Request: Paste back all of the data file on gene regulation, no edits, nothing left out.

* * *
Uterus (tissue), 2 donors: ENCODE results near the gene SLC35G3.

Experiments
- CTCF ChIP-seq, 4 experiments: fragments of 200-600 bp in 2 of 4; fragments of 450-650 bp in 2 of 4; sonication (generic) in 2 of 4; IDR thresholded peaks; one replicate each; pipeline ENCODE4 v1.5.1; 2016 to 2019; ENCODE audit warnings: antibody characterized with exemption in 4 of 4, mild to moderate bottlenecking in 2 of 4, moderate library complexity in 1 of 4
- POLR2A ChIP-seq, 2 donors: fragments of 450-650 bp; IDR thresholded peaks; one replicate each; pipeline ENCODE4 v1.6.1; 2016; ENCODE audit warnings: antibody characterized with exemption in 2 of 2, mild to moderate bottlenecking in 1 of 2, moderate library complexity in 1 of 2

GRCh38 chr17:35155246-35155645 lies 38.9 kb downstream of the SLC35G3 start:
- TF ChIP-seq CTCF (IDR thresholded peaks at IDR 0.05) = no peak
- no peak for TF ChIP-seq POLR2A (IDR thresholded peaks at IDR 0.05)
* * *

Uterus (tissue), 2 donors: ENCODE results near the gene SLC35G3.

Experiments
- CTCF ChIP-seq, 4 experiments: fragments of 200-600 bp in 2 of 4; fragments of 450-650 bp in 2 of 4; sonication (generic) in 2 of 4; IDR thresholded peaks; one replicate each; pipeline ENCODE4 v1.5.1; 2016 to 2019; ENCODE audit warnings: antibody characterized with exemption in 4 of 4, mild to moderate bottlenecking in 2 of 4, moderate library complexity in 1 of 4
- POLR2A ChIP-seq, 2 donors: fragments of 450-650 bp; IDR thresholded peaks; one replicate each; pipeline ENCODE4 v1.6.1; 2016; ENCODE audit warnings: antibody characterized with exemption in 2 of 2, mild to moderate bottlenecking in 1 of 2, moderate library complexity in 1 of 2

GRCh38 chr17:35155246-35155645 lies 38.9 kb downstream of the SLC35G3 start:
- TF ChIP-seq CTCF (IDR thresholded peaks at IDR 0.05) = no peak
- no peak for TF ChIP-seq POLR2A (IDR thresholded peaks at IDR 0.05)